Saturday, December 4, 2010

Food = Meth

No I do not believe that food and methamphetamines are the same thing, but there are some similarities between a food addiction and a drug addiction. One of the differences between these two is that food makes you fat and meth makes you skinny. I remember sitting in my college health class my freshmen year and a woman came to the front to talk to us about her former meth addiction. She wasn't some speaker who had come in she was one of the students who felt compelled to share her story. Why did she start taking meth? She wanted to be thin and she knew it would help her lose weight fast. She thought that she could quit once she'd lost the weight because she wasn't going to get addicted. Well, that's not how it worked, several years later, several lost teeth and a couple of rehab stints later this woman stood in front of her freshmen college classroom and she was overweight. All that for nothing.

That’s right. We are in fact our own worst enemy. We are the reason that we became over weight to begin with. I am the reason I look the way I do because instead of making good food choices I made bad ones. One thing that I’ve truly noticed is that one’s relationship with food is much like a drug addiction. It’s not healthy. I mean me personally I try to justify eating certain things even though I know that I shouldn’t. I don’t understand why I’m self sabotaging. If one of my biggest wants is to fit into a size five then why can I not resist eating that bowl of ice cream?

Since I’ve had surgery I continue to try to justify eating bad (even though when it comes right down to it I haven’t done it yet). I say to myself it’s OK if I eat this thing I haven’t eaten in a month because I don’t feel good. Where is the logic? Do I really truly believe that those fried chicken strips are going to make me feel better? No I know better, but somewhere in my mind I do believe that. This weight issue is deeper than I thought and one that I really need to get to the core of changing.

I’ve said a million times it is a lifestyle change and it’s true. Food really is like a drug addiction. I say things like, “If I can have this now it’ll be the last time I just need it one more time.” Or since my mom has been staying with me I keep begging her to go get something from Sonic or Wal-mart (like chocolate or ice cream). I tell her how much better it will make me feel. My mom is a softy, but lucky for me she doesn’t do it right away. After begging and pleading with her she says, “are you sure you want me to go get that for you?” and by that time I think I’ve used up all my energy begging so I say never mind.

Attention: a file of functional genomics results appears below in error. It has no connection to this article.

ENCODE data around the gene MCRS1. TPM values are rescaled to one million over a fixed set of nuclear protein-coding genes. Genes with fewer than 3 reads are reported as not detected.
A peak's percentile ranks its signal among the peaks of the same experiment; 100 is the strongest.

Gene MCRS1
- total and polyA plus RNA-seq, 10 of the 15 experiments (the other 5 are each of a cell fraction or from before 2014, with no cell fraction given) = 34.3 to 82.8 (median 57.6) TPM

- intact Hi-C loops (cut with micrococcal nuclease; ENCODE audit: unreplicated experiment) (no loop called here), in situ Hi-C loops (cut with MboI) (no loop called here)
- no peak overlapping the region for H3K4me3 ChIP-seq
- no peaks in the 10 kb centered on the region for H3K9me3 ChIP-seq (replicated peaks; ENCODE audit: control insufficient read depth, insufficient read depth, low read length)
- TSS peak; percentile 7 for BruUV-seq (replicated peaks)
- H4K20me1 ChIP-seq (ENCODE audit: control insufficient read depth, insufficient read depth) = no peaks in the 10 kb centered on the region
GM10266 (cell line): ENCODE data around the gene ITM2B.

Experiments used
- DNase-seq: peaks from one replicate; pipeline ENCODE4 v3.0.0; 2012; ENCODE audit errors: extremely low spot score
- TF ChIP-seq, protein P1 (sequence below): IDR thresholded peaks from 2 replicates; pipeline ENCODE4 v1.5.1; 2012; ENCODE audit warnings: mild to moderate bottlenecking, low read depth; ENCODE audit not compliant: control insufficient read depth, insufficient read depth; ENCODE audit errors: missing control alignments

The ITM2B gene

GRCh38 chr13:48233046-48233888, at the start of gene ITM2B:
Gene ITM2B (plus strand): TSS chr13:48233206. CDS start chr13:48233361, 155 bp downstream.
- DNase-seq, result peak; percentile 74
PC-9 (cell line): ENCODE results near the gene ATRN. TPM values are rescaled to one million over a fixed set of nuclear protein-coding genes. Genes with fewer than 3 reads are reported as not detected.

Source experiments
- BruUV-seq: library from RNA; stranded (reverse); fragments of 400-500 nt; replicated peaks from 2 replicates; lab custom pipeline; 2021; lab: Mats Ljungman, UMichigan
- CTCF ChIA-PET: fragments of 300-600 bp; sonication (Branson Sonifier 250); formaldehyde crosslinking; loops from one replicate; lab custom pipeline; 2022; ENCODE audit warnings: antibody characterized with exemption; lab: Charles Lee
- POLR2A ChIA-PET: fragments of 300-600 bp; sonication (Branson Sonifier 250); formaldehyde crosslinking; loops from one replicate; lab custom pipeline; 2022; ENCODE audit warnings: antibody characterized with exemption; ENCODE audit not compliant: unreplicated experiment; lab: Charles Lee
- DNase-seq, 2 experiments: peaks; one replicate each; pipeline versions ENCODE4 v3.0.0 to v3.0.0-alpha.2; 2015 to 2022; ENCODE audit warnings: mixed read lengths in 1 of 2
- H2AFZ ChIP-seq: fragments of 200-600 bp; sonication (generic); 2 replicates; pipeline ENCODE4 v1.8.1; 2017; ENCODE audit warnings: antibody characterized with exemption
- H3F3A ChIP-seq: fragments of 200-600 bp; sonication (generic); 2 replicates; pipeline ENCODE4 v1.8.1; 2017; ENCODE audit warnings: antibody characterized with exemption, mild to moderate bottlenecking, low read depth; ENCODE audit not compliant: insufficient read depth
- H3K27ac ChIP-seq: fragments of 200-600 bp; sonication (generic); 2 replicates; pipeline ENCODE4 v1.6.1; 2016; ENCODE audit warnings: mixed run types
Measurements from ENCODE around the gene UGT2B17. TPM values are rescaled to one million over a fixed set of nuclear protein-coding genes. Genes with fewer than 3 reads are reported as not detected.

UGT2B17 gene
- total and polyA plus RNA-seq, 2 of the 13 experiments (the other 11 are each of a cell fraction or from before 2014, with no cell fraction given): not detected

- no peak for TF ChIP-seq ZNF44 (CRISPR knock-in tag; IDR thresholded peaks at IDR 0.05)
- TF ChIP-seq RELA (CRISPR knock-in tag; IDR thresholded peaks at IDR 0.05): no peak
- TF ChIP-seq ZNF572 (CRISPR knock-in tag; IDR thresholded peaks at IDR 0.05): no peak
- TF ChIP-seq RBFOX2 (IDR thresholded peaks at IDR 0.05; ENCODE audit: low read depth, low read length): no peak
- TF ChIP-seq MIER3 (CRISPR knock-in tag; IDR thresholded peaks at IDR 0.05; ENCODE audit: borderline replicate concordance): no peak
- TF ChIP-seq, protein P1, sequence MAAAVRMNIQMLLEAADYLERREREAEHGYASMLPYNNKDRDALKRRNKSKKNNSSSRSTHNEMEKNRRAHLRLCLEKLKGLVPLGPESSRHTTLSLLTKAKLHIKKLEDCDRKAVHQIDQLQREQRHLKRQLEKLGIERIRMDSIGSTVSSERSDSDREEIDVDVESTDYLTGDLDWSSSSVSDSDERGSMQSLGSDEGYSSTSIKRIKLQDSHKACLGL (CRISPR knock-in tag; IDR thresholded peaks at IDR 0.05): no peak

I’ve been around drug addicts and I see some of the same things in my association to food that they saw in meth and that is sad and scary. I also think of some of my friends who struggle with their weight and when I think about some of the things that they say it is also very similar to things that my ex would say regarding his drug addiction. Obviously there is a need for change if food is equal to methamphetamines.

I was reading an article by Ashley Wisniewski, a woman who is about half way through a year long weight loss blog, she talks about how she is self sabotaging and that she needs to work on her relationship with food. She says that sadly she has only lost 10 pounds since she began the blog and thought she would be much thinner by now, but after Thanksgiving she realized that a lot of the same problems she had with food five months ago are the same problems she’s having now. Everything she said was exactly what I had said or thought and it made me start thinking. Was I reading one of my own posts? At least I’m not the one suffering these problems, but I do need to be the one to overcome them. To check out Ashley’s blog click here.


  1. I know you are probably sick of people giving you advice, and that's not what I'm trying to do. It's just I recently read the most fascinating book about the addictiveness of food in America, particular sugar, and even more so when paired with salt and fat. The combination is almost irresistible and truly addictive in the most scientific physiological sense. I don't know why, but I've always been completely fascinated by the topic of addiction - drugs, alcohol, overeating, undereating, OCD. Just a particular area of interest I have - perhaps because I grew up around a lot of addictions in my family. Anyway, the book is called The End of Overeating by Kessler. It sounds like a corny self-help book, but it's not. You can find it at the OU library. If you read it, you will feel utterly manipulated by the food industry.

    Also, another interesting thing in line with the addictiveness of food...did you know that people treat overeating in the same way they treat alcoholism? There is an organization called "overeater's anonymous" that uses the same 12-step programs as alcoholics to help people overcome their addiction.

    Crazy stuff.

  2. No I love advice and appreciate it tons! That does sound very interesting and I'd love to read it. I may need to go to the library :)
    I am interested in addiction behavior as well and if you have any more advice I'd love for you to throw it my way!